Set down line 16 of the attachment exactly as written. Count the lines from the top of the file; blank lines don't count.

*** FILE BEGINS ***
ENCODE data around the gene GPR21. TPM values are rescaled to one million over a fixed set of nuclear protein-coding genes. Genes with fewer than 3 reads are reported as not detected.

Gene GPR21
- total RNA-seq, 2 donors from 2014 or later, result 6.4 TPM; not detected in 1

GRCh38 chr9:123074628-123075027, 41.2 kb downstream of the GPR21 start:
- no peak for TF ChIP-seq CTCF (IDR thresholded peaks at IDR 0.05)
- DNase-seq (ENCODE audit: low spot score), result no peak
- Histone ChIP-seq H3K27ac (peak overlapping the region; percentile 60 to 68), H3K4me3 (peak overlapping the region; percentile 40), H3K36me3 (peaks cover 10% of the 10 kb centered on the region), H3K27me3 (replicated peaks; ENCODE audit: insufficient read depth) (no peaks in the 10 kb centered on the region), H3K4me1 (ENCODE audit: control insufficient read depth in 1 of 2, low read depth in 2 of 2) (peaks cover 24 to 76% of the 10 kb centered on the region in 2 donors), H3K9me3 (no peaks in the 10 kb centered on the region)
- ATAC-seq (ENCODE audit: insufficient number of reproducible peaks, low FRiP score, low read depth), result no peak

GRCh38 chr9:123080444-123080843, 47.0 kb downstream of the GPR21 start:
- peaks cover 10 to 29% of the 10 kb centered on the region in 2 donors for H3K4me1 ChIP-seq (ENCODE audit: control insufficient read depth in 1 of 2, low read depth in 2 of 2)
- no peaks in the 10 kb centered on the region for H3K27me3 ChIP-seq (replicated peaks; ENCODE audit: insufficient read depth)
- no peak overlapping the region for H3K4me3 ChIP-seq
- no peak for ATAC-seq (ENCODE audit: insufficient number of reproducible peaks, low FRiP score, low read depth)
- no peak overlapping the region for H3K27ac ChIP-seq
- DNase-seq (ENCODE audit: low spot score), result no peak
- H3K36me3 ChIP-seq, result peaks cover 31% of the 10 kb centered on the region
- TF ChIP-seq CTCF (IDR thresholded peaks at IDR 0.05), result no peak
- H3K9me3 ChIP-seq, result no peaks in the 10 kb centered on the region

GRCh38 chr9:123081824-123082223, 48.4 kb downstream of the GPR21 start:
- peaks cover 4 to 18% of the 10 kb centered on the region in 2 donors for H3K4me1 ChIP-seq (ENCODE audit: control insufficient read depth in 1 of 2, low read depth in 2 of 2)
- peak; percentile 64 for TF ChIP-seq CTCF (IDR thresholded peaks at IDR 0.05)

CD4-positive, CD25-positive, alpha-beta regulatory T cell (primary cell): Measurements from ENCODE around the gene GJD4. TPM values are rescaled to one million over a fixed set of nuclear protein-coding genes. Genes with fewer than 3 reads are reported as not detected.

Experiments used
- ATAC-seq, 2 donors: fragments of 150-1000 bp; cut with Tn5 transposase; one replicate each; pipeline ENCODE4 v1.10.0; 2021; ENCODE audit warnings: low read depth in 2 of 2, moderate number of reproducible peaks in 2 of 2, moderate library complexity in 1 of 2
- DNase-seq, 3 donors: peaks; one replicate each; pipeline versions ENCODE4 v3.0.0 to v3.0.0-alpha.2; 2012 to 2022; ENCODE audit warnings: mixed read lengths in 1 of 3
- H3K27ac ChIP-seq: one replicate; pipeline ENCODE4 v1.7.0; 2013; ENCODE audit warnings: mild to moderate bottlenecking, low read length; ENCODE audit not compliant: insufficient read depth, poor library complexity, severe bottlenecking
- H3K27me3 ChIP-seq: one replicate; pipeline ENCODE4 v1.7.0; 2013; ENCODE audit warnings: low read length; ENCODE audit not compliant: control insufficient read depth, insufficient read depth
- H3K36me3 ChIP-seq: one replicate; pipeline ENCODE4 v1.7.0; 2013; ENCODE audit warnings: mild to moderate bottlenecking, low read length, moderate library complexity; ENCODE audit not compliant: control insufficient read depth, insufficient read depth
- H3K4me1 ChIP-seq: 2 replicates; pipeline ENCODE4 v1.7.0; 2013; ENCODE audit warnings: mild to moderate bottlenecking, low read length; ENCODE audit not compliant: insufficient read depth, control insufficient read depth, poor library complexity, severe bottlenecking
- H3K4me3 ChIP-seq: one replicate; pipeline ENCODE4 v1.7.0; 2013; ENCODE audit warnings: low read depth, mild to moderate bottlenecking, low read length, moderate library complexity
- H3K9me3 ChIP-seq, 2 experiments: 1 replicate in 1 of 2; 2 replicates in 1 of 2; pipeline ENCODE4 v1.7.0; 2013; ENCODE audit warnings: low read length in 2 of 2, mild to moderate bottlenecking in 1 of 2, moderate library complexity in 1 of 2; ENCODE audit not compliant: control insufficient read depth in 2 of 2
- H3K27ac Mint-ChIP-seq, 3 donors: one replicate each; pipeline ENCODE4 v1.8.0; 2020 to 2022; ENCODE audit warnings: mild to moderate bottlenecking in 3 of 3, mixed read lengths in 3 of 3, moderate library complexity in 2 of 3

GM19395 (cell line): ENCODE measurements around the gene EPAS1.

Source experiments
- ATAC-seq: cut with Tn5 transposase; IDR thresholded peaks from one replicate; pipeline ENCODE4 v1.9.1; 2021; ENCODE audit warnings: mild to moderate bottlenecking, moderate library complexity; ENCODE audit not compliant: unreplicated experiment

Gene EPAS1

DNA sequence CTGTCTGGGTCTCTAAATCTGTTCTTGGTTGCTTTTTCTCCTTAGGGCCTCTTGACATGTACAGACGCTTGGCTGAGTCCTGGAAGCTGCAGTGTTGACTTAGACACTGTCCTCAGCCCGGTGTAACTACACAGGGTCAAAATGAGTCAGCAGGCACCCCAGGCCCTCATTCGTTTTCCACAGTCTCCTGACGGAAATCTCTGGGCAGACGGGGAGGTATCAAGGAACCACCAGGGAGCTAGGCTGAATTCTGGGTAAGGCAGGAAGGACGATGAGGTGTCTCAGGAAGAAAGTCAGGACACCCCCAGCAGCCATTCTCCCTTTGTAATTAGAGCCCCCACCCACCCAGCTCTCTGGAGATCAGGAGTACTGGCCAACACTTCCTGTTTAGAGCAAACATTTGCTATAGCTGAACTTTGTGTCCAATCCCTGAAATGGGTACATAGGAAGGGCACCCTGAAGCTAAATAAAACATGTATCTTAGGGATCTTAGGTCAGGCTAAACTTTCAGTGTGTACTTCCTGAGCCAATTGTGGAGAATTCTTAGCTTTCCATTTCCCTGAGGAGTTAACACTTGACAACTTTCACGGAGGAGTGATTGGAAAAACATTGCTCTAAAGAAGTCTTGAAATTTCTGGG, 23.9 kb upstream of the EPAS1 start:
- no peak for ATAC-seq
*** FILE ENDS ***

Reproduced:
- H3K36me3 ChIP-seq, result peaks cover 31% of the 10 kb centered on the region